Penguins Stopped Play
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Harry Thompson also produced non-comedy documentaries for BBC Radio. He made several programmes with writer/presenter Terence Pettigrew, starting with anniversary tributes to Hollywood icons James Dean ( You're Tearing Me Apart) and Montgomery Clift ( I Had The Misery Thursday). Pettigrew and Thompson subsequently worked together on a second series of documentaries, including on national service ( Caught in the Draft), and also about the evacuation of children from major British cities during the Second World War ( Nobody Cried When The Trains Pulled Out). Both programmes were presented by Michael Aspel. [ citation needed] Gaisford, Sue (27 October 1994). "Leader of a tiny, respectable gang: 'Richard Ingrams Lord of the Gnomes' – Harry Thompson". The Independent. Archived from the original on 9 May 2022 . Retrieved 17 September 2012. Thompson's last broadcast work was the Channel 5 sitcom Respectable, on which he finished work the week before he died.  Co-written with Shaun Pye, the programme was set in a suburban brothel and aired in 2006. The Guardian criticised the programme's "woefully old-fashioned, juvenile outlook" and called it "drearily unsophisticated".  The programme was also criticised in some quarters on the grounds that it made light of prostitution.  Other work [ edit ]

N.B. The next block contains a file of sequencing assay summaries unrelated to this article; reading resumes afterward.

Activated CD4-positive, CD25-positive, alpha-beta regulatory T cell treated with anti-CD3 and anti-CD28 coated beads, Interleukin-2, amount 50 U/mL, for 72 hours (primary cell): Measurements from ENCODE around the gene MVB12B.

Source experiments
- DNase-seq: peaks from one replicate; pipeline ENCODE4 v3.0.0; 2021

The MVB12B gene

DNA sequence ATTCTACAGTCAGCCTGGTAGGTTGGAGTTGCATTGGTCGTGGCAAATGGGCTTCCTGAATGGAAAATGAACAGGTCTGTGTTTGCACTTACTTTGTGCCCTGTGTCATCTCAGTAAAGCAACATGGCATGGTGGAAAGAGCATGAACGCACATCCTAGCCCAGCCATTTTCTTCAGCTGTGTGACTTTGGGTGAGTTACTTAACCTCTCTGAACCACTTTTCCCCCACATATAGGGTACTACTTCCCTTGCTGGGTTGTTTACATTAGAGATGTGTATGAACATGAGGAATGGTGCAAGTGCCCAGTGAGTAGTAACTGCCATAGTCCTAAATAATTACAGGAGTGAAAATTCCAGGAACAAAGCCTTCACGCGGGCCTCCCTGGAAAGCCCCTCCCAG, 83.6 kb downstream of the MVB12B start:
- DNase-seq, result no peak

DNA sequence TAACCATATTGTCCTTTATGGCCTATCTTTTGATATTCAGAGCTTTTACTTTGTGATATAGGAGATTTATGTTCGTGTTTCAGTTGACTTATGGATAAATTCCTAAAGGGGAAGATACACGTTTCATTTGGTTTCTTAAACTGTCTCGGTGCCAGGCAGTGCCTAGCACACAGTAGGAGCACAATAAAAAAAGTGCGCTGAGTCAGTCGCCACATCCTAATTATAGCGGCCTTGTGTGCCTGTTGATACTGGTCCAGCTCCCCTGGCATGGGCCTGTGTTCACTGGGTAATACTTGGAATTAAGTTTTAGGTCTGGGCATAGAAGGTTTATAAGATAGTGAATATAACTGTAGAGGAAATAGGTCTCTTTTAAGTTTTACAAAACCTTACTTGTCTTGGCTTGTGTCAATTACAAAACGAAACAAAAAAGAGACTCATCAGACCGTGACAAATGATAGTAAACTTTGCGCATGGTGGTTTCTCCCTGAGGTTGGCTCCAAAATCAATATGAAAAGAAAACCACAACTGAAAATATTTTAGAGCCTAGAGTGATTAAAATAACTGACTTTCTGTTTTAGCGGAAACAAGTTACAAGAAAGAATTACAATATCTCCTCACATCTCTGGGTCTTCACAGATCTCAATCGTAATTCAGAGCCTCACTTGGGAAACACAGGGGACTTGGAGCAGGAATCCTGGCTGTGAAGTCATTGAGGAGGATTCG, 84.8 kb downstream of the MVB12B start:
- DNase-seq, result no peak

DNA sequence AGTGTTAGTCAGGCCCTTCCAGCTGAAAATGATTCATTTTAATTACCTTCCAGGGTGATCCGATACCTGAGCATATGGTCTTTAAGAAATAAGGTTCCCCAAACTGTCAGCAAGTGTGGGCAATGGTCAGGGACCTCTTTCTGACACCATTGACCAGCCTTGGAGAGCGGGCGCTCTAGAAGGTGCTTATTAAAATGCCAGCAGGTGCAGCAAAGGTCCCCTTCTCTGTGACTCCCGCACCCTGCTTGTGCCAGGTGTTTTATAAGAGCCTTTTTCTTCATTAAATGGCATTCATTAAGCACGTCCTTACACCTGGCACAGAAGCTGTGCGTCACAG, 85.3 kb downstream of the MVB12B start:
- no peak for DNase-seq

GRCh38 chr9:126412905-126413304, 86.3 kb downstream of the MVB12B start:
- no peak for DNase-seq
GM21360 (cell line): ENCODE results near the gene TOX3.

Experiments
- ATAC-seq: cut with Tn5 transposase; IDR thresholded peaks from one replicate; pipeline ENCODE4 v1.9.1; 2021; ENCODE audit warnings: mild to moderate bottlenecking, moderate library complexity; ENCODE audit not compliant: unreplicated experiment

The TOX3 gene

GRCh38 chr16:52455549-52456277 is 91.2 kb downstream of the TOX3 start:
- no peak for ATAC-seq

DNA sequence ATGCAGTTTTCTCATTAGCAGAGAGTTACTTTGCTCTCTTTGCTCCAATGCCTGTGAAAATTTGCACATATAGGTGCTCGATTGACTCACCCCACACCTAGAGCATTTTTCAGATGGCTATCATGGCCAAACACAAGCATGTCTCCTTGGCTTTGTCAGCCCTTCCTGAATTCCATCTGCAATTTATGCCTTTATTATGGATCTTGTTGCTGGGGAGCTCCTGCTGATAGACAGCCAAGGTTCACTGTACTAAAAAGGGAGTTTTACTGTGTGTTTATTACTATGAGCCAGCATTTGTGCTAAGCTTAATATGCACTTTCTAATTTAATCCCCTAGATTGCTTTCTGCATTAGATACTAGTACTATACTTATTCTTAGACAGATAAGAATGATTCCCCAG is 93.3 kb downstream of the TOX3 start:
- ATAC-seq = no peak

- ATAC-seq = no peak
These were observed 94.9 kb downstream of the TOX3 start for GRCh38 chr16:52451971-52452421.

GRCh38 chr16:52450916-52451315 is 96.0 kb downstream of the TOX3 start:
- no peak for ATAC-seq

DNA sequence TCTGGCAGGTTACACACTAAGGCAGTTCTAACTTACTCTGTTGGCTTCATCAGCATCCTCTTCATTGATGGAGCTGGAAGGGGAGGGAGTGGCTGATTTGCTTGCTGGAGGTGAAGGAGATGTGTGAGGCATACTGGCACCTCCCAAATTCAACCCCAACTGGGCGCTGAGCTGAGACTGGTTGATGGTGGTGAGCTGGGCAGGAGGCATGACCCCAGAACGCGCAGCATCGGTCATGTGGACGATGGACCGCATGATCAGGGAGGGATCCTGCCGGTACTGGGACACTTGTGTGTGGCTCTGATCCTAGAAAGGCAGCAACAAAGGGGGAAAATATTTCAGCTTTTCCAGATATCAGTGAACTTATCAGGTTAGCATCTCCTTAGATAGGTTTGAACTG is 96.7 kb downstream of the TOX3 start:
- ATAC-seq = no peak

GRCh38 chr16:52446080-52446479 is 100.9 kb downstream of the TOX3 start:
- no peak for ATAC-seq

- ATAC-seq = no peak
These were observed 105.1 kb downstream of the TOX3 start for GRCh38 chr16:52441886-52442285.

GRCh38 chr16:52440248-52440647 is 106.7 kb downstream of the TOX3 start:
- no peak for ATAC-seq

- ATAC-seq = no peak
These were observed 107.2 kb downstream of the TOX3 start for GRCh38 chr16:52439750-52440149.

A biographer and novelist, Thompson wrote six books: an investigation into the story of The Man in the Iron Mask; a biography of Hergé with a commentary on his Adventures of Tintin series; biographies of Peter Cook and Richard Ingrams; a novel, This Thing of Darkness; and the semi-autobiographical Penguins Stopped Play.In a 2005 episode of Have I Got News For You, featuring Alexander Armstrong as host and Fi Glover and Ian McMillan as guest panellists, a message stating "In Memory of Harry Thompson, the first producer of Have I Got News For You (1960–2005)" was displayed.
blow for deathbed widow of Have I Got News For You writer". The Evening Standard. 23 September 2006 . Retrieved 14 August 2020. Treneman, Ann (24 November 1997). "Not as sweet as she looks". The Independent. Archived from the original on 9 May 2022 . Retrieved 18 September 2012.a b Bennun, David (5 September 2008). "Censorship? How I mourn for Monkey Dust". The Guardian . Retrieved 18 September 2012.